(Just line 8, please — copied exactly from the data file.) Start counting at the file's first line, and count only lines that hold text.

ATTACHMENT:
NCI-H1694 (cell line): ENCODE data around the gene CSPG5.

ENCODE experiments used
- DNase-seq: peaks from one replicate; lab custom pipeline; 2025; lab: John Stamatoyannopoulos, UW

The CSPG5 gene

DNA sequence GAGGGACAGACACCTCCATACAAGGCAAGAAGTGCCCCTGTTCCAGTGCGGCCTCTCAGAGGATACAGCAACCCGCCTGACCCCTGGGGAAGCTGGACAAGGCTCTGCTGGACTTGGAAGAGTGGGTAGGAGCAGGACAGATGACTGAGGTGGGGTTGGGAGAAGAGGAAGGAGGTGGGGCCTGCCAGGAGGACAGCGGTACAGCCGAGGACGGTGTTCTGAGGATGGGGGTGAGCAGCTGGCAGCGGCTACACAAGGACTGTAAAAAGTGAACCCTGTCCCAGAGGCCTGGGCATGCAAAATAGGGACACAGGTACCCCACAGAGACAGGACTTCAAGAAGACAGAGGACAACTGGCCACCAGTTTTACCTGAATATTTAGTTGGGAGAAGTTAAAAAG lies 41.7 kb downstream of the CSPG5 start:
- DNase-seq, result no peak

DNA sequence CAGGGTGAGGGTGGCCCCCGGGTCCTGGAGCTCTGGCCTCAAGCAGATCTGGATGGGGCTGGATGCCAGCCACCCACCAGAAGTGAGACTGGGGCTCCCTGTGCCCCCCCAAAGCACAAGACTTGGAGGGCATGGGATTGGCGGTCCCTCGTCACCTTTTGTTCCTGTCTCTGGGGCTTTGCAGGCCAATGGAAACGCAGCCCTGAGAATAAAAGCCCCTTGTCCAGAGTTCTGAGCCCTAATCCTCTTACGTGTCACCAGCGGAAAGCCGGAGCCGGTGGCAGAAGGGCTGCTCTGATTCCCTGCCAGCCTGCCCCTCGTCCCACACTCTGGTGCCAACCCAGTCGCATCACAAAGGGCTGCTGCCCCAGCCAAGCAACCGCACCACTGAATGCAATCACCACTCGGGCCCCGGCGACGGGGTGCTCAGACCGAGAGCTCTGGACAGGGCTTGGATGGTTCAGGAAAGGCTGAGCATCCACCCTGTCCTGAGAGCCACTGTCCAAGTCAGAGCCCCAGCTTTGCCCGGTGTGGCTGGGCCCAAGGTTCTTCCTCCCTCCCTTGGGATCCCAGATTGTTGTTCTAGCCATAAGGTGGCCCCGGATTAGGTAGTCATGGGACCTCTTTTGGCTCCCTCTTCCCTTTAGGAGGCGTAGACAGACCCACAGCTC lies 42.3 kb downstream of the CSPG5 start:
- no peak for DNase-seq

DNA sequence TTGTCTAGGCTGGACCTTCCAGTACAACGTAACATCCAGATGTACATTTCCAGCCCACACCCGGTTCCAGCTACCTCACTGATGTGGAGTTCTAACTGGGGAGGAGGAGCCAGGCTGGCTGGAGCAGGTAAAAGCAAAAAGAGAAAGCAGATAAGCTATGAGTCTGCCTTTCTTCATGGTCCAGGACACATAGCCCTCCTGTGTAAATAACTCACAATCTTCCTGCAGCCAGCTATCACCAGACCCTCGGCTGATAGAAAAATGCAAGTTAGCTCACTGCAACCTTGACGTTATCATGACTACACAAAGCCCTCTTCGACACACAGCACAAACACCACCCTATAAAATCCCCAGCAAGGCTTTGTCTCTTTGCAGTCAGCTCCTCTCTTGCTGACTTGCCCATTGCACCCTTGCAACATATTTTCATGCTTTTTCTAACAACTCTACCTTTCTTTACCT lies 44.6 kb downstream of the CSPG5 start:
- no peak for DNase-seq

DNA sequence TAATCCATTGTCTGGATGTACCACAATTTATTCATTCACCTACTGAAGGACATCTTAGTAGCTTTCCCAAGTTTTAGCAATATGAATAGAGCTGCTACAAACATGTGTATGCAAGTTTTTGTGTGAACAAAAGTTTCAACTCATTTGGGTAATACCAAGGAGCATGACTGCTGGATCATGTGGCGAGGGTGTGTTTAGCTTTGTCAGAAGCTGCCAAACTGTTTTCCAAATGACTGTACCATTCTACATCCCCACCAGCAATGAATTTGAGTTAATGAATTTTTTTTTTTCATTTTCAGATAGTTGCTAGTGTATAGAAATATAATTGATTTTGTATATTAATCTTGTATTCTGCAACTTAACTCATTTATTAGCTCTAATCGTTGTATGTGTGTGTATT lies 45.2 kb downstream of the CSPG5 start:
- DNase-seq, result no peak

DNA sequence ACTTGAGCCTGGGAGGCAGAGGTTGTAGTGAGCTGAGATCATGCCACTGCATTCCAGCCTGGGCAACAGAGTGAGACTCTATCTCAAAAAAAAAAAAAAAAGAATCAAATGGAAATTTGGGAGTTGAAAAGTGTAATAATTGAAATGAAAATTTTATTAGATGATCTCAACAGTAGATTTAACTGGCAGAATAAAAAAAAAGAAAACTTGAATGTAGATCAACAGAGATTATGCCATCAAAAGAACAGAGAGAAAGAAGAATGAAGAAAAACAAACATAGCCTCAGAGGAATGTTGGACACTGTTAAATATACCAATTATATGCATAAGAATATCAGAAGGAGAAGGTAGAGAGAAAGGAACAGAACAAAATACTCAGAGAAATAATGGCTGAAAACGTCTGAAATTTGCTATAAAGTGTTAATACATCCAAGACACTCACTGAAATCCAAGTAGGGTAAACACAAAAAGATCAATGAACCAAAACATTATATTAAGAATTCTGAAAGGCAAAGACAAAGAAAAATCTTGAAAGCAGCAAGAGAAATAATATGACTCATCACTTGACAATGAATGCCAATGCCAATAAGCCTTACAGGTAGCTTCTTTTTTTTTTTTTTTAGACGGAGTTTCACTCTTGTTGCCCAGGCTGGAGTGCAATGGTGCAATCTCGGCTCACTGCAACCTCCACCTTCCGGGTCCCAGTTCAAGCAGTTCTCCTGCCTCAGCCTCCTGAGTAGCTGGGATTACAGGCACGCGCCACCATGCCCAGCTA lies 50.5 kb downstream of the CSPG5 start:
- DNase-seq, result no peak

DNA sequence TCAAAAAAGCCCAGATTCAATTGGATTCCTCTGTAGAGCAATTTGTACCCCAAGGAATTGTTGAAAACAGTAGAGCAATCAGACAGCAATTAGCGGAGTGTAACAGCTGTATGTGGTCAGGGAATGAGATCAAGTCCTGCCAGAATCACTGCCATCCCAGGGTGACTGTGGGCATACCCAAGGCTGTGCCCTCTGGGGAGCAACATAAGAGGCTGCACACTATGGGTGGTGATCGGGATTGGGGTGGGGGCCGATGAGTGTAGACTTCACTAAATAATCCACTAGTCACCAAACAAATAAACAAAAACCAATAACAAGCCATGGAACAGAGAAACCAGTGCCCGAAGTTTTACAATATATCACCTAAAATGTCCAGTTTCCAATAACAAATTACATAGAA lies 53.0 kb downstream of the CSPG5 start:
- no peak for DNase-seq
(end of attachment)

- no peak for DNase-seq